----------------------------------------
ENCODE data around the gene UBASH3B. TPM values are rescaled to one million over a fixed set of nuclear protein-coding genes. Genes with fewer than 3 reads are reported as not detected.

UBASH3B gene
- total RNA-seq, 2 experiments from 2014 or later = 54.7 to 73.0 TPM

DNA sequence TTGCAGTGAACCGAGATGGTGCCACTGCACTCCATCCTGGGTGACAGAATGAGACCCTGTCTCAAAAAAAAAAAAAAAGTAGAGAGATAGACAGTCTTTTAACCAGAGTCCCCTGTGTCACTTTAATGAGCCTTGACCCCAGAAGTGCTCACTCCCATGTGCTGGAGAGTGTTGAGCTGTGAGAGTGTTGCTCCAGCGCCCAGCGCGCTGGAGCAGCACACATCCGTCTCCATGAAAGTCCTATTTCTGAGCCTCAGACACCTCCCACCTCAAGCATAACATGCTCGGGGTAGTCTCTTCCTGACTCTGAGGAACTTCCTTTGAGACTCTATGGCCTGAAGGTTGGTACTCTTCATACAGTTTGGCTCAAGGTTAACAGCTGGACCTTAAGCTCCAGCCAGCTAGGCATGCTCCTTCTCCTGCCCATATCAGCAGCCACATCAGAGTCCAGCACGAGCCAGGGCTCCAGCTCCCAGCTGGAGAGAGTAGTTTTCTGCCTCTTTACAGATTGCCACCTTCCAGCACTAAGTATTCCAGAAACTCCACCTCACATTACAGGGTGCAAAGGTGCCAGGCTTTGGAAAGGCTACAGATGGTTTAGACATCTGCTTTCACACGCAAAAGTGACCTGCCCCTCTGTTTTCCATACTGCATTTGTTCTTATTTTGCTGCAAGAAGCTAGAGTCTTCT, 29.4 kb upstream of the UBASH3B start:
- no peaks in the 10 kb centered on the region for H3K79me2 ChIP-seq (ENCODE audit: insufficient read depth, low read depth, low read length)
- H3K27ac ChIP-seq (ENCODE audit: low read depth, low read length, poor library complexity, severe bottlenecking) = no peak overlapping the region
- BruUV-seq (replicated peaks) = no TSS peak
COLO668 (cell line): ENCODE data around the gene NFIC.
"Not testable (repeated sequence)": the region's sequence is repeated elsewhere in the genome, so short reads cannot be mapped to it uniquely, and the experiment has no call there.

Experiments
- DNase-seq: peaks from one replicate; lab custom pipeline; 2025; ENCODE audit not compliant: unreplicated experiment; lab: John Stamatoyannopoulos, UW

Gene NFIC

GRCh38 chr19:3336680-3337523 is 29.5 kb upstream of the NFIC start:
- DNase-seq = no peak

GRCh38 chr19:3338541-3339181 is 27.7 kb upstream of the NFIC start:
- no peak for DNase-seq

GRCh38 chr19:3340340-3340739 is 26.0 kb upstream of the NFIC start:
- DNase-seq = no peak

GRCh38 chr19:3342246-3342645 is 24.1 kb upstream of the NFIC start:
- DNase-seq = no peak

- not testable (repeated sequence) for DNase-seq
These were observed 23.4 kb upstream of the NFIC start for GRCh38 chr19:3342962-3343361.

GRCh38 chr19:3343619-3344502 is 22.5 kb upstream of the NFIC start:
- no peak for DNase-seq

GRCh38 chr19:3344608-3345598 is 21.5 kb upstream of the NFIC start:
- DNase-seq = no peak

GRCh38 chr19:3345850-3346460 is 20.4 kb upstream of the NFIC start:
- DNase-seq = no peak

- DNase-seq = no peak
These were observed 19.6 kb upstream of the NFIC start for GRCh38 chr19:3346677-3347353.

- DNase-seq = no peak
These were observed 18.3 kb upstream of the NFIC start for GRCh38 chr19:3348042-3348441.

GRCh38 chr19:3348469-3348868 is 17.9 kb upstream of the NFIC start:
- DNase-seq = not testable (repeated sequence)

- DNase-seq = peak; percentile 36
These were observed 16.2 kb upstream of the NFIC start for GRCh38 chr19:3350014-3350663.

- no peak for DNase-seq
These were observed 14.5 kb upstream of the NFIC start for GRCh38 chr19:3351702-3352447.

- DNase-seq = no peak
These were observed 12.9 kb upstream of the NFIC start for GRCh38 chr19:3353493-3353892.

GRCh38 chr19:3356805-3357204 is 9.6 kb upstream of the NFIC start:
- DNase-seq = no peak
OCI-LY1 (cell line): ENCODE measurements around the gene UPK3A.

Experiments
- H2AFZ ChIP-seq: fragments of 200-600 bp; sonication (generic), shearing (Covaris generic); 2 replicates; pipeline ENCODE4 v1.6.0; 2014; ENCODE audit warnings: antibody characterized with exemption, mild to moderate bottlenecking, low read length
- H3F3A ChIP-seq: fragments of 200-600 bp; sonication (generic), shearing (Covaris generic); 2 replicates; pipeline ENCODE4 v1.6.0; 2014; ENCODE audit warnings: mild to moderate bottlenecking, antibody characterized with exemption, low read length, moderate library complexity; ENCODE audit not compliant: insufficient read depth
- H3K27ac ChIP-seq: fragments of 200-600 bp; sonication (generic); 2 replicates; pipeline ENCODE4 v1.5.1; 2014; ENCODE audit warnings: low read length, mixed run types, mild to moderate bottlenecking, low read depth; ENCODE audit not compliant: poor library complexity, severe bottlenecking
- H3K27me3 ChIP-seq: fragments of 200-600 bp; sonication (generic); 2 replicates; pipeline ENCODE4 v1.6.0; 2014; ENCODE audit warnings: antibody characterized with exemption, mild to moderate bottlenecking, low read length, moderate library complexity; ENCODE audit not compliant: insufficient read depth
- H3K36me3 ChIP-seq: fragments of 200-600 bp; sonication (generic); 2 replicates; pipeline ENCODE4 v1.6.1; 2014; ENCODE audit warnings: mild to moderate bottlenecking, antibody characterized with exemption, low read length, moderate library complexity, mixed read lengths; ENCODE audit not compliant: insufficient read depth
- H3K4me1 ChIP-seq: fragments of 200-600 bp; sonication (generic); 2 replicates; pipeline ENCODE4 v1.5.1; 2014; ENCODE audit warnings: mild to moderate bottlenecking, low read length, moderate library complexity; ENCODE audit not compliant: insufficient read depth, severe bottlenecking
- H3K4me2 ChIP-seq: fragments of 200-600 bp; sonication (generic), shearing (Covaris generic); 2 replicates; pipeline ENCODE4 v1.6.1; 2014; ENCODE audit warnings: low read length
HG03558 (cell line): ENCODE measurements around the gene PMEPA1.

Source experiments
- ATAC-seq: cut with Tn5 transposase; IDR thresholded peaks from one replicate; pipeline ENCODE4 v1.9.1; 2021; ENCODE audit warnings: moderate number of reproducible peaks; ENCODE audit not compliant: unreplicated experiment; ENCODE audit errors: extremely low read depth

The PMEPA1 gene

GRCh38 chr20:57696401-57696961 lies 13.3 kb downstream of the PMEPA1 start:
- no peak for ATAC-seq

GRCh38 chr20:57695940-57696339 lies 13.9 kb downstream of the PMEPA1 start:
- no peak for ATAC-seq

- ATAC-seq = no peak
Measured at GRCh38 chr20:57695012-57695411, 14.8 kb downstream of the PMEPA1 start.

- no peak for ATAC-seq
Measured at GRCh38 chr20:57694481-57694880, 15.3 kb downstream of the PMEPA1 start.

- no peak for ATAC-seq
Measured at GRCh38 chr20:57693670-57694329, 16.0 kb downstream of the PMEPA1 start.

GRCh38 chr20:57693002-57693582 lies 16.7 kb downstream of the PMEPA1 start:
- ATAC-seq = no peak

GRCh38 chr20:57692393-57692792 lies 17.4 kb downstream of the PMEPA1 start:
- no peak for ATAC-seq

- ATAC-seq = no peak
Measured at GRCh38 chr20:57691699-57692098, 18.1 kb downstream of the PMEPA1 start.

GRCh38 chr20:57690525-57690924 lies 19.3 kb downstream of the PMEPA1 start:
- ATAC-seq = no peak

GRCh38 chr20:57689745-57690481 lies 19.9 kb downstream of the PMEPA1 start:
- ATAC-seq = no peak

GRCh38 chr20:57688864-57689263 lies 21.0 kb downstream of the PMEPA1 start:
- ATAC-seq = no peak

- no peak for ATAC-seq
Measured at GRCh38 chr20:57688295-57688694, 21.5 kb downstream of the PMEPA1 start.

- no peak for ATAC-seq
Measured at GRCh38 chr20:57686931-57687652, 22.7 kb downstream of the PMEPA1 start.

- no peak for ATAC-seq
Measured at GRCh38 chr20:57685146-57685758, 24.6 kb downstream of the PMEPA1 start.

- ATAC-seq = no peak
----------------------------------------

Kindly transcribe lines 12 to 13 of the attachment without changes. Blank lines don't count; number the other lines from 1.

Gene NFIC

GRCh38 chr19:3336680-3337523 is 29.5 kb upstream of the NFIC start: